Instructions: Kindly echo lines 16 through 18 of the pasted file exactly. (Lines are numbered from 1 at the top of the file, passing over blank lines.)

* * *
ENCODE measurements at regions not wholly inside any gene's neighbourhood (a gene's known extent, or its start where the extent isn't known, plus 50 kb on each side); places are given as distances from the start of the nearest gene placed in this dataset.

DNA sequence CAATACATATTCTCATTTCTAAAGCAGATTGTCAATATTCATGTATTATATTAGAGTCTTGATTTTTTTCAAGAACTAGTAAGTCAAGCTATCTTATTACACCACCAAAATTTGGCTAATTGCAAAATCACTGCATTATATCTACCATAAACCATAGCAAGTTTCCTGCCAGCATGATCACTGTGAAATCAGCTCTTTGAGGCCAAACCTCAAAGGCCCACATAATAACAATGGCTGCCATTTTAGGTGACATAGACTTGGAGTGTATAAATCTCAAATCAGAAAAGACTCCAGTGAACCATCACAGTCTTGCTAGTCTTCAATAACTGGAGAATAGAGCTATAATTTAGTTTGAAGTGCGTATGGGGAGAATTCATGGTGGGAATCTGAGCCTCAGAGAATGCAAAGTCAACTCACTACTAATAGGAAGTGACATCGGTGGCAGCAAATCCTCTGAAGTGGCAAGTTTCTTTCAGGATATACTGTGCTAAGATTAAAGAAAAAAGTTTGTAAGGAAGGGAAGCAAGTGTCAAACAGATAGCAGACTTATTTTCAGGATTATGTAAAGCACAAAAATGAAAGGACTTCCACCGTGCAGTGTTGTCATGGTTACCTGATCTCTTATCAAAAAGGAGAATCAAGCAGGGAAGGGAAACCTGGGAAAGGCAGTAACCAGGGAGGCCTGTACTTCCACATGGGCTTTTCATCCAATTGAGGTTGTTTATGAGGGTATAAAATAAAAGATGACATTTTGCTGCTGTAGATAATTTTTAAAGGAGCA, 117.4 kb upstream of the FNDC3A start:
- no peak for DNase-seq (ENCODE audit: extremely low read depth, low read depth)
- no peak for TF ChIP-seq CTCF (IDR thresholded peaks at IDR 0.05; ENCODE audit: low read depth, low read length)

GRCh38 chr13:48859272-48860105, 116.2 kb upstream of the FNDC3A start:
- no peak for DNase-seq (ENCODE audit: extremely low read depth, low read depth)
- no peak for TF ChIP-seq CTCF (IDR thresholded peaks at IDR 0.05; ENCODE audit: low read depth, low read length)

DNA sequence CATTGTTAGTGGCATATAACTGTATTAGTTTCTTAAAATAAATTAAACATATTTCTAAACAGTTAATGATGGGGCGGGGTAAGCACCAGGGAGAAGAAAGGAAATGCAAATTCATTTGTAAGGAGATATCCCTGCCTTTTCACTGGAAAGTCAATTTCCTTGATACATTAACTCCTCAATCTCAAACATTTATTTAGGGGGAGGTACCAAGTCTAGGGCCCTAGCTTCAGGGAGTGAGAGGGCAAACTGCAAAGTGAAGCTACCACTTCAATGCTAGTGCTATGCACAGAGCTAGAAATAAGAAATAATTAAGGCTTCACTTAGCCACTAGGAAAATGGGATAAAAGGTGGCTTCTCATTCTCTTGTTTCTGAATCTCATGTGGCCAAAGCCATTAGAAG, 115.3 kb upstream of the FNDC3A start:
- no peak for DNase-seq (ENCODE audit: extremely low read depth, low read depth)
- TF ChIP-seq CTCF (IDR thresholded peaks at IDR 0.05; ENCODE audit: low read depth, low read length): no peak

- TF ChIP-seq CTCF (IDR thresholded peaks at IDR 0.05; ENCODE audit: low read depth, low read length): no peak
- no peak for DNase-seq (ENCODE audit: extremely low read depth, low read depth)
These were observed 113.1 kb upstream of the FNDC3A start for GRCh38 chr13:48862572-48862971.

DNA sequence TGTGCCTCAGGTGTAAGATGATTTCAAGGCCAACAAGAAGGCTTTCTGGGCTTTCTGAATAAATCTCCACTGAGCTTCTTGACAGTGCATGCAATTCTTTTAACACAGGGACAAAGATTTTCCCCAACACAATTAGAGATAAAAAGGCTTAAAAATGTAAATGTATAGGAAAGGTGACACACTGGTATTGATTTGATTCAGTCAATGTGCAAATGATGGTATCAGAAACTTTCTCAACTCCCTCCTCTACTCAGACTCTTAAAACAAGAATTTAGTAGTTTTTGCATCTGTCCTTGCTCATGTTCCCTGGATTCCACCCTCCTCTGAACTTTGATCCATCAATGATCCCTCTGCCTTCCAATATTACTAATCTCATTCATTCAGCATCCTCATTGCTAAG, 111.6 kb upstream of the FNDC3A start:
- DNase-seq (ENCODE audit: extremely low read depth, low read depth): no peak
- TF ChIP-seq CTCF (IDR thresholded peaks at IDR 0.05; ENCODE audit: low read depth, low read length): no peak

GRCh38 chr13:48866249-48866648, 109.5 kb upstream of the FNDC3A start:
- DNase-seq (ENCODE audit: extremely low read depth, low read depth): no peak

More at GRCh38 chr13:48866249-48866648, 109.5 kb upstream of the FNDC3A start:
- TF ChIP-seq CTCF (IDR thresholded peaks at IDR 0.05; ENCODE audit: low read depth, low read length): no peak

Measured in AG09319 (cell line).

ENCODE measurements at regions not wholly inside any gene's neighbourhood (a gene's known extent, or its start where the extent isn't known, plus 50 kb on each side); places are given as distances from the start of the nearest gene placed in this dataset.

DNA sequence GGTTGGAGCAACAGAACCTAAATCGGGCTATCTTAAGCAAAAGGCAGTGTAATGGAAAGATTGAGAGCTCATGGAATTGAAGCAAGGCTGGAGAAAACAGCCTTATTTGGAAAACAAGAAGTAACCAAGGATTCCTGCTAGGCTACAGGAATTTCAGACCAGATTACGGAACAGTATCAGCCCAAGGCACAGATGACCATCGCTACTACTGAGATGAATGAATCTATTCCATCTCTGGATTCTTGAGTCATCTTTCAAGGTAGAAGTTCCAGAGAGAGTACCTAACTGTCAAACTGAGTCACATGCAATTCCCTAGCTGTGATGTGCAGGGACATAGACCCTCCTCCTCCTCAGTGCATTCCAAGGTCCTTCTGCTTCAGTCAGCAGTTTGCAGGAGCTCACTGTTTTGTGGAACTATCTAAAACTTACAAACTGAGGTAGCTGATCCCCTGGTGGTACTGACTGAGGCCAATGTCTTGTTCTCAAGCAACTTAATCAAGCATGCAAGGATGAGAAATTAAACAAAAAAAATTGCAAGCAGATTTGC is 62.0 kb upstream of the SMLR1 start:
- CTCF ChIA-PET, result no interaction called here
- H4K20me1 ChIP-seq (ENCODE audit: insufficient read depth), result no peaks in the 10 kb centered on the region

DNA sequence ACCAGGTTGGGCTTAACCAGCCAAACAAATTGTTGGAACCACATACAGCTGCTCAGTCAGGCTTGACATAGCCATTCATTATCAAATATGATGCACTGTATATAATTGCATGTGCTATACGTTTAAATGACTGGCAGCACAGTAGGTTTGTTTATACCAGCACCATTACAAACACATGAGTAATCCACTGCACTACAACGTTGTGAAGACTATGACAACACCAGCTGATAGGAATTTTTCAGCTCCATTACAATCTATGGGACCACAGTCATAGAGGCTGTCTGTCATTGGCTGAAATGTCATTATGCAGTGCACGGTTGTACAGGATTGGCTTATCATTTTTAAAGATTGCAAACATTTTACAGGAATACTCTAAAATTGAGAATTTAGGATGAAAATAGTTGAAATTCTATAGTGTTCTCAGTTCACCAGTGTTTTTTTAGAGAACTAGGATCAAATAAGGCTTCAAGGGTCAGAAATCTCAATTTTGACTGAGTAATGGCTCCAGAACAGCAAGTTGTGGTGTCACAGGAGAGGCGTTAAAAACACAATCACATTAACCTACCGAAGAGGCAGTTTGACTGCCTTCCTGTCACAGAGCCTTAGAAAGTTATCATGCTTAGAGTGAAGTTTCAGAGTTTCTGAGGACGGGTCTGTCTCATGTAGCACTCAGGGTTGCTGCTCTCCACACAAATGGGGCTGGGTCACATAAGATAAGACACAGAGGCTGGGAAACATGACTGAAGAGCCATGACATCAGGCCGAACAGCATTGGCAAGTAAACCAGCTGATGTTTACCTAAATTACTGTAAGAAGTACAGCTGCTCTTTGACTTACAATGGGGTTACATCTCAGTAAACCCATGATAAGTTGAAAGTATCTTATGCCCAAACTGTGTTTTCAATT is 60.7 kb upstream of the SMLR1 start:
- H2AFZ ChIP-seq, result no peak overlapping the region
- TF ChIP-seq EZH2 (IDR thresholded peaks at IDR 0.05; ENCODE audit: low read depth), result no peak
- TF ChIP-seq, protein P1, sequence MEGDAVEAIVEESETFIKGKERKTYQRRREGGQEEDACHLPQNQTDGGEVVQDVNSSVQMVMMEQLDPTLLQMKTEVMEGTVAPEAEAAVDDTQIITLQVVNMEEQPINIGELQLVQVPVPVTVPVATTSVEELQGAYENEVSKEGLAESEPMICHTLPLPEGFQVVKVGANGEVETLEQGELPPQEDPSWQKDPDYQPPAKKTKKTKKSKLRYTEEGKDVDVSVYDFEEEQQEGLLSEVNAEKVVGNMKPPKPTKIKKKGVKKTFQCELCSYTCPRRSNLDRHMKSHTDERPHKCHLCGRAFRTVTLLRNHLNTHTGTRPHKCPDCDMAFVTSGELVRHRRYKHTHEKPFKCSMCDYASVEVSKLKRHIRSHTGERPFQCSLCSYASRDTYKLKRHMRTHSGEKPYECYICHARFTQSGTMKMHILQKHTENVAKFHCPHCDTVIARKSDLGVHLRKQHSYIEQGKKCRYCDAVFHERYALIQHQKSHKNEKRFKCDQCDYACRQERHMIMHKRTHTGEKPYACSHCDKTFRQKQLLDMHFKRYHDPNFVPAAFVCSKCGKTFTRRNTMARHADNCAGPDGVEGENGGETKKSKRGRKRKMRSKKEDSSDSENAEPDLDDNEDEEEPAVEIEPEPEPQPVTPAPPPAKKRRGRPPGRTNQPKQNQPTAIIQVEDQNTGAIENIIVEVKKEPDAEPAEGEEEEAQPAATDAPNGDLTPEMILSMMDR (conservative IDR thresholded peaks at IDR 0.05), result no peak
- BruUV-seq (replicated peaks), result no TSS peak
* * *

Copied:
- TF ChIP-seq CTCF (IDR thresholded peaks at IDR 0.05; ENCODE audit: low read depth, low read length): no peak

GRCh38 chr13:48866249-48866648, 109.5 kb upstream of the FNDC3A start:
- DNase-seq (ENCODE audit: extremely low read depth, low read depth): no peak